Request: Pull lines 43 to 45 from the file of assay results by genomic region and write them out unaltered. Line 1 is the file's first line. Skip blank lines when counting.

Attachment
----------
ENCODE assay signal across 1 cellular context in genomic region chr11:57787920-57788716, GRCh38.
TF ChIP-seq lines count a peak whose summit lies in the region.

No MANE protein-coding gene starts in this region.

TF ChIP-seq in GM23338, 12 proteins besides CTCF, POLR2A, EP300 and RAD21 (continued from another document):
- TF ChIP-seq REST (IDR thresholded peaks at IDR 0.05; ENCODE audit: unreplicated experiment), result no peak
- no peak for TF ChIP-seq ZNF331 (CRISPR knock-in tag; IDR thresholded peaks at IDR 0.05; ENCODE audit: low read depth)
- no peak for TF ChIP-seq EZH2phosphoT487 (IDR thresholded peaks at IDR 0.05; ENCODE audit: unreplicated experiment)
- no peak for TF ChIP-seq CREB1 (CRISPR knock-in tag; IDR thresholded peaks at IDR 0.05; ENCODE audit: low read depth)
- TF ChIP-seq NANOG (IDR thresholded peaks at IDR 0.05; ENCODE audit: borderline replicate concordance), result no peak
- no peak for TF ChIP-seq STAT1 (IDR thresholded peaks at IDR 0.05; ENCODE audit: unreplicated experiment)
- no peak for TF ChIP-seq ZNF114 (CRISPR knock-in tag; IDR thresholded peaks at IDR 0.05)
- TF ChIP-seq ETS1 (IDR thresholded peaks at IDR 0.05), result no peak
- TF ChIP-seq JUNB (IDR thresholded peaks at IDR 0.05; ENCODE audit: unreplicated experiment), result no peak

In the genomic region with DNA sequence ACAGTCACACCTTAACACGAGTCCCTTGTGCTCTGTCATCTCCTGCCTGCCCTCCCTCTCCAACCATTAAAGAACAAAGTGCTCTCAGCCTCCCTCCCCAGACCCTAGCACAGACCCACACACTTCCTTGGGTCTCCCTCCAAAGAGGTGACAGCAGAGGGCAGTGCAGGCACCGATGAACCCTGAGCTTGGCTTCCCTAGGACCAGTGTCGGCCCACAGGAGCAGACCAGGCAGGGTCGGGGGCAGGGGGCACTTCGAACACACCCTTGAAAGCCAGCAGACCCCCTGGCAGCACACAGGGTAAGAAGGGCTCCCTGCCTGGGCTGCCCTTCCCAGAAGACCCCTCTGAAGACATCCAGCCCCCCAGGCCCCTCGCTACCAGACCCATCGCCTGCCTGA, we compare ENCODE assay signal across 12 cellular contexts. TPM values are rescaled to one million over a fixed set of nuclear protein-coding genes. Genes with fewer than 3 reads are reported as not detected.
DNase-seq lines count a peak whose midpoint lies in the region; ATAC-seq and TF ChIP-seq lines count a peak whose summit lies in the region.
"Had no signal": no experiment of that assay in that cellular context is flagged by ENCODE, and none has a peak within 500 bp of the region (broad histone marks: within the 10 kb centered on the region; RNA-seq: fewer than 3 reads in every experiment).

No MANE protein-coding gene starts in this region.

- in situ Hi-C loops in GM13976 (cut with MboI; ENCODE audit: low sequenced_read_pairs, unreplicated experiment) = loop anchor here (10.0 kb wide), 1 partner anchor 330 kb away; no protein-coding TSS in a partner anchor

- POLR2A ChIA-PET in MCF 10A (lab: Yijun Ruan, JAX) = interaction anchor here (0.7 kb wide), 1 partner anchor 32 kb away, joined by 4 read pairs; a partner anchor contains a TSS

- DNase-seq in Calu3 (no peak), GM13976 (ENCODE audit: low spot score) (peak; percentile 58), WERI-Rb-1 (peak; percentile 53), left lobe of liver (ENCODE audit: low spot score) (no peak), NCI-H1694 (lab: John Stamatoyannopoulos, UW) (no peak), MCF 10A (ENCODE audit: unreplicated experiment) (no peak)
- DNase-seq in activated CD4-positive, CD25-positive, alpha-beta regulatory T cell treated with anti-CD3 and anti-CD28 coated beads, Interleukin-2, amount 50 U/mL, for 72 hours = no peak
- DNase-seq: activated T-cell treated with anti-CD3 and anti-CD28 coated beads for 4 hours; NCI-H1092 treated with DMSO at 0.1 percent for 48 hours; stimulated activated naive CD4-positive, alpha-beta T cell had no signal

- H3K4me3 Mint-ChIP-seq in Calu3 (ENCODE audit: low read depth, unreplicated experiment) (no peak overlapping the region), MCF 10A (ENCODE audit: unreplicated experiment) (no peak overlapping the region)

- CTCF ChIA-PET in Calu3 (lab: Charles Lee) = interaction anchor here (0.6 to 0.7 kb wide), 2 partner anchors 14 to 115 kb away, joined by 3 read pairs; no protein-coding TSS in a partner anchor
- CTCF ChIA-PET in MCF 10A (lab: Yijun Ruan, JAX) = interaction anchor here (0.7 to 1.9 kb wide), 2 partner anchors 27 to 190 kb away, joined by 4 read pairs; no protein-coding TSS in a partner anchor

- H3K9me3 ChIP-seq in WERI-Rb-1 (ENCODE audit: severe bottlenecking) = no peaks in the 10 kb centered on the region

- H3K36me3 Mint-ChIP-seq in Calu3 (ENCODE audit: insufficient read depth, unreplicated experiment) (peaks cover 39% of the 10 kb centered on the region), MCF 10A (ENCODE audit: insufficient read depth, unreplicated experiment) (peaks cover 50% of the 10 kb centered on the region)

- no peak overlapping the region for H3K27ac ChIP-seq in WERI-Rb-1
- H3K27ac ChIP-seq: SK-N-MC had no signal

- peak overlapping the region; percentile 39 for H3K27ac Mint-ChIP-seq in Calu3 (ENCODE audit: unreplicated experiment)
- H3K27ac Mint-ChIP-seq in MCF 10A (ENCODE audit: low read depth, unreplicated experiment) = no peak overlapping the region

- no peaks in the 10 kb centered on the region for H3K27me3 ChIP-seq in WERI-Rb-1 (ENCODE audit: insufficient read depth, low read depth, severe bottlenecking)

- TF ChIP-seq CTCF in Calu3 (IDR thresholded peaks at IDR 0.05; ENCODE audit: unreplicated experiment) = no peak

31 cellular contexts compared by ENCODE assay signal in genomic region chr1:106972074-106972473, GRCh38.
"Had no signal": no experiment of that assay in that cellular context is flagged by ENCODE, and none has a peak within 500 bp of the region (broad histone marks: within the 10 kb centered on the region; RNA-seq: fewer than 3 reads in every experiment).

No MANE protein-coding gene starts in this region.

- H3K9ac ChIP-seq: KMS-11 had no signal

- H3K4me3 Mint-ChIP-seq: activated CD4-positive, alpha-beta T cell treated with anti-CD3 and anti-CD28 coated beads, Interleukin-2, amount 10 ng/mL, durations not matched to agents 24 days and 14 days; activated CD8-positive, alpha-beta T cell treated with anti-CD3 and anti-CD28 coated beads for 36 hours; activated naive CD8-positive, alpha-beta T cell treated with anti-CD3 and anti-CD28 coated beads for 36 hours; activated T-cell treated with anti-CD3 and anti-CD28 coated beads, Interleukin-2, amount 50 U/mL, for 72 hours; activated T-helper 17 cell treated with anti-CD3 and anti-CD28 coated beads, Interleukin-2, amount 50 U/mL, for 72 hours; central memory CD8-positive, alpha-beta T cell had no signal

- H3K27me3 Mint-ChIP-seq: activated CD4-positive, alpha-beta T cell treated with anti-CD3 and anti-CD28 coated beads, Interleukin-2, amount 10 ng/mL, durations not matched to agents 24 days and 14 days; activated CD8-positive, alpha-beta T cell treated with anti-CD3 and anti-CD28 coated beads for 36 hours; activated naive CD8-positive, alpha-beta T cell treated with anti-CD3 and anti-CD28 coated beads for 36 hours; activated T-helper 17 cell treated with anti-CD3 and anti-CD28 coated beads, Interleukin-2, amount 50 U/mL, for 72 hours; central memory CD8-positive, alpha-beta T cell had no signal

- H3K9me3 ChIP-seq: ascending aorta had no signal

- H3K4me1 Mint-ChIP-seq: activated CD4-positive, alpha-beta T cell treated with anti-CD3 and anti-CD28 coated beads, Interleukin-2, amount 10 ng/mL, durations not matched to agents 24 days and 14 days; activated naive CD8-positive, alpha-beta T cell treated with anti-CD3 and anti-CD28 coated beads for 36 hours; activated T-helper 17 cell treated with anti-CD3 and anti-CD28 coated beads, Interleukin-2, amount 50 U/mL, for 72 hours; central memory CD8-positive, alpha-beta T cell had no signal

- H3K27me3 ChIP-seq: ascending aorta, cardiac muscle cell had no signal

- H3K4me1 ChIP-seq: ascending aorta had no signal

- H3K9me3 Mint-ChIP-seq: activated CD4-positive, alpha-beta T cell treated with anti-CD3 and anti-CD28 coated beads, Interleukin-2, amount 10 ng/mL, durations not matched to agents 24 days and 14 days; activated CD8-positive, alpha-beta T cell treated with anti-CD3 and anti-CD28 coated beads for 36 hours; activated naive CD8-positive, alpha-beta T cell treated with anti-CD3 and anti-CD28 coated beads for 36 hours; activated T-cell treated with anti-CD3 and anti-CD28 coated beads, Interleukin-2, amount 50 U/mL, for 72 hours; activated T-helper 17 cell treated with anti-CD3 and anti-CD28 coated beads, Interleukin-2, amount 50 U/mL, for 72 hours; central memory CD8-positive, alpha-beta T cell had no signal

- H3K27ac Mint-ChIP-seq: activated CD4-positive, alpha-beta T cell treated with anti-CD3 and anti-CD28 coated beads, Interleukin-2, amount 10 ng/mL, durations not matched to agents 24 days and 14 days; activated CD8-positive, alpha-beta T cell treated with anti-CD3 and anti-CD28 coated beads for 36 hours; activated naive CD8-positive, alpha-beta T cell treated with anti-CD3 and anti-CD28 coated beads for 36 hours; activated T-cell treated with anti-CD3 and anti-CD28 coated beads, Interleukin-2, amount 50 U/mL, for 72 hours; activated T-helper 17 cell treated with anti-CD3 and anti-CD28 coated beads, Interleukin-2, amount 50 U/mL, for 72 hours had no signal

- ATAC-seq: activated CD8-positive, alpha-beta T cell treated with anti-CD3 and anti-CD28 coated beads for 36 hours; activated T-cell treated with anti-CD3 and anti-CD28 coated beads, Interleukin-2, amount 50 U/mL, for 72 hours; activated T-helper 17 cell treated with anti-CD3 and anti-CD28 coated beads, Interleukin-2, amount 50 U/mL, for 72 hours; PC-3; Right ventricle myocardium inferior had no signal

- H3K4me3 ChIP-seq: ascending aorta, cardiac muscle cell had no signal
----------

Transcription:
- H3K4me1 ChIP-seq: ascending aorta had no signal

- H3K9me3 Mint-ChIP-seq: activated CD4-positive, alpha-beta T cell treated with anti-CD3 and anti-CD28 coated beads, Interleukin-2, amount 10 ng/mL, durations not matched to agents 24 days and 14 days; activated CD8-positive, alpha-beta T cell treated with anti-CD3 and anti-CD28 coated beads for 36 hours; activated naive CD8-positive, alpha-beta T cell treated with anti-CD3 and anti-CD28 coated beads for 36 hours; activated T-cell treated with anti-CD3 and anti-CD28 coated beads, Interleukin-2, amount 50 U/mL, for 72 hours; activated T-helper 17 cell treated with anti-CD3 and anti-CD28 coated beads, Interleukin-2, amount 50 U/mL, for 72 hours; central memory CD8-positive, alpha-beta T cell had no signal

- H3K27ac Mint-ChIP-seq: activated CD4-positive, alpha-beta T cell treated with anti-CD3 and anti-CD28 coated beads, Interleukin-2, amount 10 ng/mL, durations not matched to agents 24 days and 14 days; activated CD8-positive, alpha-beta T cell treated with anti-CD3 and anti-CD28 coated beads for 36 hours; activated naive CD8-positive, alpha-beta T cell treated with anti-CD3 and anti-CD28 coated beads for 36 hours; activated T-cell treated with anti-CD3 and anti-CD28 coated beads, Interleukin-2, amount 50 U/mL, for 72 hours; activated T-helper 17 cell treated with anti-CD3 and anti-CD28 coated beads, Interleukin-2, amount 50 U/mL, for 72 hours had no signal